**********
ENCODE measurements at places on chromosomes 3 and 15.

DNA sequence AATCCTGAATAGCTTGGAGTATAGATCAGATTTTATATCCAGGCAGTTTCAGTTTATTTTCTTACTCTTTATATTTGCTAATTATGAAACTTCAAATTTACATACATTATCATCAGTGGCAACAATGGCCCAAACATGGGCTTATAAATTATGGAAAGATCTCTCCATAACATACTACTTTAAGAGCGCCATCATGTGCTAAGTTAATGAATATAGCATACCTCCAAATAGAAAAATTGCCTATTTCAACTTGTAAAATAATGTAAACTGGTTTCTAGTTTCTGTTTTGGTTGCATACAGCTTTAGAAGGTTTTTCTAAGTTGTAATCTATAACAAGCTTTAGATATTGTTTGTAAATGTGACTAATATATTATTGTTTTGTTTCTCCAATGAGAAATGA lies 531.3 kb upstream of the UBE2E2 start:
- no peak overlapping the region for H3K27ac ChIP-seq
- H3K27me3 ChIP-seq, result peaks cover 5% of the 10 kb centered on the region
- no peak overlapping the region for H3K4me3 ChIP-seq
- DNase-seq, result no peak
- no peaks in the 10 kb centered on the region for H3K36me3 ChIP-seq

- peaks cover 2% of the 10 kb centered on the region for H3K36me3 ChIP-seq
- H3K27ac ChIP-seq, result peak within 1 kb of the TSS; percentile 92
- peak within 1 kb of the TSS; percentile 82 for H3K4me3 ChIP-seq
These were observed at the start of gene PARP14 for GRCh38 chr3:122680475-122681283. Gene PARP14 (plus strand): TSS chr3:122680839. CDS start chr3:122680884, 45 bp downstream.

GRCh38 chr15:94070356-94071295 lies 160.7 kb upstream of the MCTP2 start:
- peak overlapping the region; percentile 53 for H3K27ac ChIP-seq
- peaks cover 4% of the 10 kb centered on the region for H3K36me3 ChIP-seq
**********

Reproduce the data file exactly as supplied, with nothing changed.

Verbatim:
ENCODE measurements at places on chromosomes 3 and 15.

DNA sequence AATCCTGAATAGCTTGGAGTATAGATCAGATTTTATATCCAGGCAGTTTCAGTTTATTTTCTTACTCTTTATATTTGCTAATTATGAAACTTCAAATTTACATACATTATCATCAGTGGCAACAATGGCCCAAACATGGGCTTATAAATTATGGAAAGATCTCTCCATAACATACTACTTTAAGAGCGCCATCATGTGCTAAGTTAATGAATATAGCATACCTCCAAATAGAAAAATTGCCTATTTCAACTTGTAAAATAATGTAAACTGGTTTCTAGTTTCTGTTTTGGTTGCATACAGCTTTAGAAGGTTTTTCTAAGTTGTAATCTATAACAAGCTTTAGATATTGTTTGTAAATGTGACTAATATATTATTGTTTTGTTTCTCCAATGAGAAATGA lies 531.3 kb upstream of the UBE2E2 start:
- no peak overlapping the region for H3K27ac ChIP-seq
- H3K27me3 ChIP-seq, result peaks cover 5% of the 10 kb centered on the region
- no peak overlapping the region for H3K4me3 ChIP-seq
- DNase-seq, result no peak
- no peaks in the 10 kb centered on the region for H3K36me3 ChIP-seq

- peaks cover 2% of the 10 kb centered on the region for H3K36me3 ChIP-seq
- H3K27ac ChIP-seq, result peak within 1 kb of the TSS; percentile 92
- peak within 1 kb of the TSS; percentile 82 for H3K4me3 ChIP-seq
These were observed at the start of gene PARP14 for GRCh38 chr3:122680475-122681283. Gene PARP14 (plus strand): TSS chr3:122680839. CDS start chr3:122680884, 45 bp downstream.

GRCh38 chr15:94070356-94071295 lies 160.7 kb upstream of the MCTP2 start:
- peak overlapping the region; percentile 53 for H3K27ac ChIP-seq
- peaks cover 4% of the 10 kb centered on the region for H3K36me3 ChIP-seq